A total of 86 patients (59 males, 27 females) with refractory epilepsy were included in this study. Four-year follow-up data were available for 76 patients (53 males, 23 females) (Table 1). The mean age at VNS implantation was 21.40 ± 9.09 years (range: 6–40 years). The mean age at onset of epilepsy was 8.51 ± 6.92 years (range: 0.1–31 years). The epilepsy duration was 13.12 ± 7.86 years (range: 2–35 years). Twenty-three patients had received neurosurgical operation but continued to have seizures, including 10 patients with simple lesionectomy, seven patients with extratemporal or temporal resection, two patients with corpus callosotomy, two patients with gamma knife surgery, one patient with stereotactic radiofrequency thermocoagulation, and one patient for whom stereoelectroencephalography did not provide adequate data for surgical resection. The mean current intensity at the last follow-up was 1.8 ± 0.3 mA (range: 0.75–2.5 mA). The seizure type consisted of partial seizures in 43.4% (n=33), generalized seizures in 15.8% (n=12), atypical absences in 15.8% (n=12), epileptic spasms in 13.2% (n=10), myoclonic seizures in 6.6% (n=5), tonic seizures in 2.6% (n=2), and unclassified seizures in 2.6% patients (n=2).
MRI findings included encephalomalacia foci and gliosis in 12 (15.8%), white matter lesions in 7 (9.2%), hippocampal sclerosis in 7 (9.2%), malformations of cortical development (pachygyria, schizencephaly) in 4 (4.7%), brain atrophy in 3 (3.5%), and arachnoid cyst in 2 (2.3%) patients. No structural abnormalities were observed on MRI in 41 patients.
Efficacy of VNS
The mean percentage reduction of seizure frequency was 36.2% at 6 months, 38.5% at 1 year, 69.4% at 3 years, and 56.7% at 4 years after VNS implantation. A favorable outcome of ≥50% reduction in seizure frequency occurred in 40.0% of patients at 6 months), 55.9% at 1 year with 4 patients being seizure-free, 63.2% at 3 years with 5 patients being seizure-free, and 68.4% at 4 years with 5 patients being seizure-free. Compared with the effect at 6 months, the long-term efficacy improved significantly with 1, 3 and 4 years of stimulation (each P <0.05) (Fig. 1). At 4 years after VNS implantation, 21.1% of the patients had seizure reduction > 80%, 47.4% had seizure reduction of 50%–79%, 5 patients (6.6%) reported a reduction in severity during the magnet stimulation, and 10 patients (13.2%) showed no improvement (Table 2). Earlier onset age (P <0.001) and shorter duration (P = 0.042) were associated with better prognosis. Most seizure types showed an increased response over time except atypical absence and unclassified types. Compared with generalized tonic-clonic seizures (GTCS), tonic seizures had a favorable outcome (P = 0.026). Twenty-three patients underwent neurosurgical operations before VNS implantation; at the last follow-up, the responder rate was 60.9%. With the increase of programming times, the efficacy was improved at 4 years compared to 1 year (P <0.05) (Fig. 2).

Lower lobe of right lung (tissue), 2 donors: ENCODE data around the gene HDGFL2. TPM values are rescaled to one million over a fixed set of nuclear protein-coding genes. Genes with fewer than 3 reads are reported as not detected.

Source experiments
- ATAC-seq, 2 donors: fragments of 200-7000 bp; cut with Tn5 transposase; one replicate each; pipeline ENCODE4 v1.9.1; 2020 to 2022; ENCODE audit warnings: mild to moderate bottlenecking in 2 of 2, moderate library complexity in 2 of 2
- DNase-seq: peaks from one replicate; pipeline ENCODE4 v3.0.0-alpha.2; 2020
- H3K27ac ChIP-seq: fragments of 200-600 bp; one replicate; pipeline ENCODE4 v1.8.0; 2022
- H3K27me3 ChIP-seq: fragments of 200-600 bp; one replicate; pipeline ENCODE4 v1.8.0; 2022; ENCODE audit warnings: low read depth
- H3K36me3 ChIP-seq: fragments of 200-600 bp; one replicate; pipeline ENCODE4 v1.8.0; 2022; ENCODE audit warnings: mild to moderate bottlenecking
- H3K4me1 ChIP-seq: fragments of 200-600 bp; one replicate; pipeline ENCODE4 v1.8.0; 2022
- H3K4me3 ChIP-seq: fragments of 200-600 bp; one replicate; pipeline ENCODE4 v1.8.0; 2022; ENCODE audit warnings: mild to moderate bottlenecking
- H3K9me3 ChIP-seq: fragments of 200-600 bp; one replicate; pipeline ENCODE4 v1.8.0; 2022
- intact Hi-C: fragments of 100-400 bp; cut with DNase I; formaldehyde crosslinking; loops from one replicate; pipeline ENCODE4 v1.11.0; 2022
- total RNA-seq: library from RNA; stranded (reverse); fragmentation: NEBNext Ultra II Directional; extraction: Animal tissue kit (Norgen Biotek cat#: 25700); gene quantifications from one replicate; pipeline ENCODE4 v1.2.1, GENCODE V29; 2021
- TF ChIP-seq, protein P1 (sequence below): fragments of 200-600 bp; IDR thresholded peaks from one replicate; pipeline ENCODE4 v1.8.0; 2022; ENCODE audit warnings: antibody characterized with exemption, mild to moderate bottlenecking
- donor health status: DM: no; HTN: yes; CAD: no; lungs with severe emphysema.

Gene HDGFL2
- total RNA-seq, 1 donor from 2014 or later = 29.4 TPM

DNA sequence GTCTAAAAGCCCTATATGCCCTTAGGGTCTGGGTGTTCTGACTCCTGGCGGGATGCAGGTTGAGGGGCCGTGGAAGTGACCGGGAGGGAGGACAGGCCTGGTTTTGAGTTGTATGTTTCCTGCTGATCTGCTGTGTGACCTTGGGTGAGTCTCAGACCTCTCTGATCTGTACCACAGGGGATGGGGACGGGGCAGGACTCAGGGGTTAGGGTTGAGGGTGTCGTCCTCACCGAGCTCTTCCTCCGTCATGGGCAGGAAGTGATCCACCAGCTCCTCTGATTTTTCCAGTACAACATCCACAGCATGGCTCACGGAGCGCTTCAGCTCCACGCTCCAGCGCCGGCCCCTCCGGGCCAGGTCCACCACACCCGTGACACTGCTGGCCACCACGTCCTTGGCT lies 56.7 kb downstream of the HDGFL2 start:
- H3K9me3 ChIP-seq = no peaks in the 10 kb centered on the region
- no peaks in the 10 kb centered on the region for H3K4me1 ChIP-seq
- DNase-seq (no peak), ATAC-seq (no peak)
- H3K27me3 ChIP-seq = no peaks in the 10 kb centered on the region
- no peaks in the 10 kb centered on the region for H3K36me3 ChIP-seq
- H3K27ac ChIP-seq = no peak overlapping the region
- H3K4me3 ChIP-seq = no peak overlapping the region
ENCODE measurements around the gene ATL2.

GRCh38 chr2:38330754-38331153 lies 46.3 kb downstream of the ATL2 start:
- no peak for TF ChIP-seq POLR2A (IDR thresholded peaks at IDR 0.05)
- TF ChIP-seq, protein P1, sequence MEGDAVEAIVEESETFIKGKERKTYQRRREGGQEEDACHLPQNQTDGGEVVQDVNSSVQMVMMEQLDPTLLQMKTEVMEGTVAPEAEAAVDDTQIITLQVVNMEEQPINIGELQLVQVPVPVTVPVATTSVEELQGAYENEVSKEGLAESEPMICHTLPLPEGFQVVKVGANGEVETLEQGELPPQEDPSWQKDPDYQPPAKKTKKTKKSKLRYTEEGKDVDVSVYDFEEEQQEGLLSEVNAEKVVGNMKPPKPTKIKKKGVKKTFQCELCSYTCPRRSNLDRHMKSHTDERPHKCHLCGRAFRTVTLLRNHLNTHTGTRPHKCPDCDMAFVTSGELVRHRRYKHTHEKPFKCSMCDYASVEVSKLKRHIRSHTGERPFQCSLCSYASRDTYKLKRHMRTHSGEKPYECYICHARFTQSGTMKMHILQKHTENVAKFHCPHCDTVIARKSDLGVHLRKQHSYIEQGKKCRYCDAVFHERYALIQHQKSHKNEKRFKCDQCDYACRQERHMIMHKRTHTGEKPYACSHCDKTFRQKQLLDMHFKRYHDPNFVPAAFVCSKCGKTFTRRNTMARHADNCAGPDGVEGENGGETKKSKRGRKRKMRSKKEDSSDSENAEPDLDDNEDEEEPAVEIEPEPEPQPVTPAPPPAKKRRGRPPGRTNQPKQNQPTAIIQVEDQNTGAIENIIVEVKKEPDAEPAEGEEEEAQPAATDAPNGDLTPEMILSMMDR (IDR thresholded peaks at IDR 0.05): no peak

VNS efficacy in pediatric and adult groups
This study included 34 children. The mean age of seizure onset of the children was 4.5 ± 4.0 years (range: 0.1–12 years), and the mean age at VNS implantation was 12.4 ± 3.6 years (range: 6–17.9 years). The mean percent reduction in seizure frequency was 28.5% at 6 months, 28.1% at 1 year, 59.0% at 3 years, and 68.0% at 4 years. A reduction of ≥50% in seizure frequency occurred in 29.4% of the patients at 6 months, 41.2% at 1 year, 59.4% at 3 years with 3 patients being seizure-free, and 68.8% at 4 years with 1 patient being seizure-free.
Fifty-two patients were adults. The mean age of seizure onset was 10.5 ± 7.4 years (range: 0.1–31 years), and the mean age at VNS implantation was 27.8 ± 6.0 years (range: 18–40 years). The mean reduction in seizure frequency was 45.2% at 6 months, 52.2% at 1 year, 81.5% at 3 years, and 44.2% at 4 years. A reduction of ≥50% in seizure frequency occurred in 46.2% of patients at 6 months, 66.0% at 1 year with 4 patients being seizure-free, 65.9% at 3 years with 2 patients being seizure-free, and 68.2% at 4 years with 4 patients being seizure-free (Fig. 3).
Improvement of QOL with the VNS therapy
Thirty-six adults completed the questionnaires immediately before VNS implantation and at 3, 6, 9 and 12 months of follow up (Fig. 4). Compared with the baseline, the scores of seizure worry and social function increased significantly after 3 months, 6 months, 9 months and 12 months of VNS (each P < 0.05). There was also a significant difference in cognitive function and overall score between baseline and 3 months (P < 0.05), as well as between baseline and 12 months (P < 0.05) after VNS implantation. However, there were no significant differences in other items.
Adverse effects of VNS
No serious side effects were reported from the surgical procedure or VNS itself. Eight patients had transient hoarseness, and 4 patients had transient coughing. Both adverse events were mild to moderate and gradually resolved within 1 or 2 days.
In this study, there were several findings on the prognostic factor for the efficacy of VNS. The first was that earlier onset age and shorter epilepsy duration were associated with a favorable outcome. A meta-analysis by Englot et al. found that seizures decreased by 55.3% in pediatric patients and by 49.5% in adults . Another point was that children younger than 6 experienced 62.0% seizure reduction at the last follow-up. Soleman et al. compared the efficacy of early-VNS (before age 5) and late-VNS in children, and found that there was no significant difference in seizure reduction , but the early-VNS children had an improvement in pediatric QOL and cognitive outcome scores. However, opposite results have also been reported. In the latest meta-analysis by Englot et al., patients with an epilepsy onset age after 12 years had a higher proportion of seizure-freedom (11.3%) than younger ages (7.3%) .